Privacy Law and Policy Reporter
The Human Rights Legislation Amendment Act 1994 has changed the mechanisms by which determinations of the Human Rights & Equal Opportunity Commission (HREOC) and the Privacy Commissioner against respondents other than Commonwealth agencies are enforced. The changes are a short term response to the High Court's decision in Brandy v HREOC  HCA 10; (1995) 127 ALR 1 (see 2 PLPR 32), in which the registration and enforcement provisions of the Racial Discrimination Act 1975 were struck down, on the grounds that HREOC could not exercise the judicial power of the Commonwealth. Identical provisions in other anti-discrimination legislation and in the Privacy Act 1988 (Cth) (introduced in the case of the Privacy Act in January 1994 - see 1 PLPR 15) must also be regarded as invalid.
The June 1995 changes (to Div 3 of Pt V, ss 54-55, and to s 63(2) of the Privacy Act) restore the pre-1994 arrangements whereby enforcement of a Privacy Commissioner determination against a non-Commonwealth respondent (such as a tax file number recipient or a credit provider) would have to be by means of a de novo hearing in the Federal Court. The enforcement mechanism for Privacy Commissioner determinations have therefore come full circle.
During the period for which any determinations under s 52 of the Privacy Act would have been invalid (January 1994-June 1995) the Privacy Commissioner in fact made no such determinations, so the issue of respondents seeking further action does not arise.
A joint HREOC, Attorney-General's Department and Department of Finance Review of HREOC, under way since 1993, is due to report soon and will make recommendations concerning a long term solution to the enforcement issue. The current (and pre-1992) mechanism is seen as unsatisfactory in relation to race, sex and disability discrimination matters because it requires complainants to go through a potentially traumatic re-hearing of the case in the Federal Court if the respondent declines to comply with the terms of the HREOC determination. The Review Steering Committee has consulted community groups and government agencies concerning possible vesting of the determinations power in courts.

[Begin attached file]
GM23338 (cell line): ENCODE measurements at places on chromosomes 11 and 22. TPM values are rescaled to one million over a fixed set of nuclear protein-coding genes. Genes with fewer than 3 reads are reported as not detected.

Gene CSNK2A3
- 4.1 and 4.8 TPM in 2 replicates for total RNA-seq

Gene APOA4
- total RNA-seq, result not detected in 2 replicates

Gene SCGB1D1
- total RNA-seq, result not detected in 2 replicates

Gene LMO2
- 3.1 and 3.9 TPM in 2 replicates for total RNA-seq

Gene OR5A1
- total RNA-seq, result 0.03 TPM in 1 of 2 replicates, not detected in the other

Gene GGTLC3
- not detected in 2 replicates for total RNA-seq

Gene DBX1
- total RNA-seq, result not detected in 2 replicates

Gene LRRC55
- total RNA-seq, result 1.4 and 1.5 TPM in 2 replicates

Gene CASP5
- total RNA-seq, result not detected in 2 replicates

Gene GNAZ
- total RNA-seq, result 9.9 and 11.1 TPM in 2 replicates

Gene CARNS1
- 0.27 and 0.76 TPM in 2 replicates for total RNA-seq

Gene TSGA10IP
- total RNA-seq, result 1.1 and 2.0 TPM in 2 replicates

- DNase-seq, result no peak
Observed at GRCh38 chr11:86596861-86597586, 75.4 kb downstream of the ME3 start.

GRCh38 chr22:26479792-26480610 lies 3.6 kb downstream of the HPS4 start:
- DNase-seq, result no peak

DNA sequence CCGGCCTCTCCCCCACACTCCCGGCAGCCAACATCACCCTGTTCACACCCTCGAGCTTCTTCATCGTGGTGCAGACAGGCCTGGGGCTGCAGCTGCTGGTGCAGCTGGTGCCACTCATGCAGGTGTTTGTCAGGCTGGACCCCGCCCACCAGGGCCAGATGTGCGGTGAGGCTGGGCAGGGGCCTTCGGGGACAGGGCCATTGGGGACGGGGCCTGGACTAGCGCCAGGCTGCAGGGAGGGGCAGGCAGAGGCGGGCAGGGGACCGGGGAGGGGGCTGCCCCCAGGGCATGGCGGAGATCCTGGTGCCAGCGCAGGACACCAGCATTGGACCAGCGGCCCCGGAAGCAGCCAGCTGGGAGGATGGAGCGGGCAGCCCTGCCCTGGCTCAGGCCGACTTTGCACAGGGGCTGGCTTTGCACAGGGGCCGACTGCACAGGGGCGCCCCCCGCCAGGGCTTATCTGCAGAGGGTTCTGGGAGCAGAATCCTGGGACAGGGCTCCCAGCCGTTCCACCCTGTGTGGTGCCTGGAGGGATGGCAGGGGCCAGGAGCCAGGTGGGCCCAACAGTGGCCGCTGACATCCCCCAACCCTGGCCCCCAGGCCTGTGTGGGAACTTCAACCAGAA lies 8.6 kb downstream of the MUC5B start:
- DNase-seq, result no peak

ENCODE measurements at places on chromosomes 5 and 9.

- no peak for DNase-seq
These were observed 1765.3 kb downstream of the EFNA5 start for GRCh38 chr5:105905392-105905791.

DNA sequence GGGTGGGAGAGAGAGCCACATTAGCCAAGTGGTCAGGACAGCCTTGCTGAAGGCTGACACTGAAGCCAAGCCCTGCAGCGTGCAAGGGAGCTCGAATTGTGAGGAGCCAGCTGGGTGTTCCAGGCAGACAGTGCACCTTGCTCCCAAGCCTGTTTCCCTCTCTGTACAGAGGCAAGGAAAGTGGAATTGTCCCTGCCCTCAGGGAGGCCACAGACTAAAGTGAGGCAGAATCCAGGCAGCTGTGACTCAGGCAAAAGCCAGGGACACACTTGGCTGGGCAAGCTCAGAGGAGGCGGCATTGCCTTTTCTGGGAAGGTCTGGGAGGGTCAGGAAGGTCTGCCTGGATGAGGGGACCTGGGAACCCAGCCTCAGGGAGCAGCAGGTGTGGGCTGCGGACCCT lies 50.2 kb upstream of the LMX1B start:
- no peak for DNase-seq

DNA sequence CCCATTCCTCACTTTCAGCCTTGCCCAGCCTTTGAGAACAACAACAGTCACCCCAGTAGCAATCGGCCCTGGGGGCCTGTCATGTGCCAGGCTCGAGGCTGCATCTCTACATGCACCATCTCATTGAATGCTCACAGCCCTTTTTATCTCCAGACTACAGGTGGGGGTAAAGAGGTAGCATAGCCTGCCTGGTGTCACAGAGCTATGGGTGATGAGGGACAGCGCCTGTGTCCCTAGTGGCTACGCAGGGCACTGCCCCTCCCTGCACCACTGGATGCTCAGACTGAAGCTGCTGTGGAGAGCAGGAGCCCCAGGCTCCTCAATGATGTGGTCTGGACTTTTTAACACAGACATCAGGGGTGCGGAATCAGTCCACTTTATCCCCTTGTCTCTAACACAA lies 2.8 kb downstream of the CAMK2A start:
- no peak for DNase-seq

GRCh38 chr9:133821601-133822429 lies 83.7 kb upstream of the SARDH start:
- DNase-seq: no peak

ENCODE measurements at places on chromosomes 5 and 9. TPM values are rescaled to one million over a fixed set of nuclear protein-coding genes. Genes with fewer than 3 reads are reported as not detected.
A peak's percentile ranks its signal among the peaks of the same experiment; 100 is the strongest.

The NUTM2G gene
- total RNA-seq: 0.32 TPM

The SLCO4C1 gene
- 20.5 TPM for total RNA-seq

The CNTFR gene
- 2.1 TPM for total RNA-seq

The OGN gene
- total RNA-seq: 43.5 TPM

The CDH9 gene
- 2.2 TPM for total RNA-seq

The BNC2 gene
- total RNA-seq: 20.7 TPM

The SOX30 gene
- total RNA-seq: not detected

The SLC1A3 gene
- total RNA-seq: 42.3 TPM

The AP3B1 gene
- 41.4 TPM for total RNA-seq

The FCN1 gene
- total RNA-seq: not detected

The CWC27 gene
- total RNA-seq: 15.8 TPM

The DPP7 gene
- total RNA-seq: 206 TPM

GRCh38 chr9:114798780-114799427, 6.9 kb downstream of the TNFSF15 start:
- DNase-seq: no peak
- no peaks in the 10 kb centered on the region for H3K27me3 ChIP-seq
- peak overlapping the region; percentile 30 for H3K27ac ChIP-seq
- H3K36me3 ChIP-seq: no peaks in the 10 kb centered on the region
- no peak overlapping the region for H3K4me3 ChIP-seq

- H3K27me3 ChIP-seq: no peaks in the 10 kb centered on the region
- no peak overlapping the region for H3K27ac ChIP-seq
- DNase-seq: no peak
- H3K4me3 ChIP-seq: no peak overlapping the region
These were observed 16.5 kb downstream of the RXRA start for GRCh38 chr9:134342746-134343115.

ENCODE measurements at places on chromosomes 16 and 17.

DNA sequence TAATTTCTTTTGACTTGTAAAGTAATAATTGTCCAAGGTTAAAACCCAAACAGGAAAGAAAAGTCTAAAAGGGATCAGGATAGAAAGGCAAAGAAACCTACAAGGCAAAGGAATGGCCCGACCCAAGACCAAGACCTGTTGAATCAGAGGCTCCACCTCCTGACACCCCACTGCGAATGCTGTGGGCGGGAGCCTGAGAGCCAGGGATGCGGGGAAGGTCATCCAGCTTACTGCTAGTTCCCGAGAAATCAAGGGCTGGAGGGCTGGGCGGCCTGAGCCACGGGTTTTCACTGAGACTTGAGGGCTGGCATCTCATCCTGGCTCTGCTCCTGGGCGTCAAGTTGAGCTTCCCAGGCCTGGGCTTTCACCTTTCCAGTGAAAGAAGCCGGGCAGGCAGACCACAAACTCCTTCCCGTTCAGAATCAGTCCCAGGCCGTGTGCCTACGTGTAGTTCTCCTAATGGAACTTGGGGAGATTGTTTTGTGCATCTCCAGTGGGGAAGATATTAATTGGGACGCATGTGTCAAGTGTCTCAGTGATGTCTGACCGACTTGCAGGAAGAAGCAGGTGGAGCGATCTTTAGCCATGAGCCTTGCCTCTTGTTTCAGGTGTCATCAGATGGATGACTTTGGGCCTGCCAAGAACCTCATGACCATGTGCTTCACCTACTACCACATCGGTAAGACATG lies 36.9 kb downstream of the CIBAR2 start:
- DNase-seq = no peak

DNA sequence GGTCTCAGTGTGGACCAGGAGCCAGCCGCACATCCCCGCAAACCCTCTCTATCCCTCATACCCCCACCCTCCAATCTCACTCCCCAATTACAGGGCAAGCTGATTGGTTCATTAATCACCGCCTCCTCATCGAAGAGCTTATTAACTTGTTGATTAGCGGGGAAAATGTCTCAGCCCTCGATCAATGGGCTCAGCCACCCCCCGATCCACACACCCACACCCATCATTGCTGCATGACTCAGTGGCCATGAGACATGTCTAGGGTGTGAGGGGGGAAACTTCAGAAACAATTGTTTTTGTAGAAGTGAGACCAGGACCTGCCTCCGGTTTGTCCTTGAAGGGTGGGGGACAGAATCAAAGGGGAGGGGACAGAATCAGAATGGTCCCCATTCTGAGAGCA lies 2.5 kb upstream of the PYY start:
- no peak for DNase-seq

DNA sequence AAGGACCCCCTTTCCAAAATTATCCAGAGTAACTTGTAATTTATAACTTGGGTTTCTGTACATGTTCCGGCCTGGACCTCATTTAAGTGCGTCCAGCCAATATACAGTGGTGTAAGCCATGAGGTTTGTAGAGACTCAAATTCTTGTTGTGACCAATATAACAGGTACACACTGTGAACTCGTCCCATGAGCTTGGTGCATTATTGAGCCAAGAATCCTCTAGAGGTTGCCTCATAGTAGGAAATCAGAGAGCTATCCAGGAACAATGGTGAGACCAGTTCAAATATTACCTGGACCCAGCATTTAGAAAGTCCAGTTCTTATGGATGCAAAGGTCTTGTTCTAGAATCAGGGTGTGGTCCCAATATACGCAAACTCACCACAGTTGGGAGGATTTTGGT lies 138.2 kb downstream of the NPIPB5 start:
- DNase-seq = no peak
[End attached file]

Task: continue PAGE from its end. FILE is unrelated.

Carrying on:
In relation to the Privacy Act, it is arguable that the current (and pre-1994) arrangements, although not entirely satisfactory, are adequate. The likelihood of recalcitrant respondents is considerably less, at least in relation to the current private sector jurisdictions of tax file numbers and credit information, and complaint cases typically do not involve the same degree of emotion and potential trauma as many anti-discrimination cases. It may therefore on balance be worth the risk of a few cases having to go to a full re-hearing in the Federal Court rather than lose the ability of the Privacy Commissioner to make relatively timely determination after a less formal hearing process. The facility remains for a complainant seeking to enforce a determination to apply to the Attorney-General for financial assistance (s 63(2) of the Privacy Act).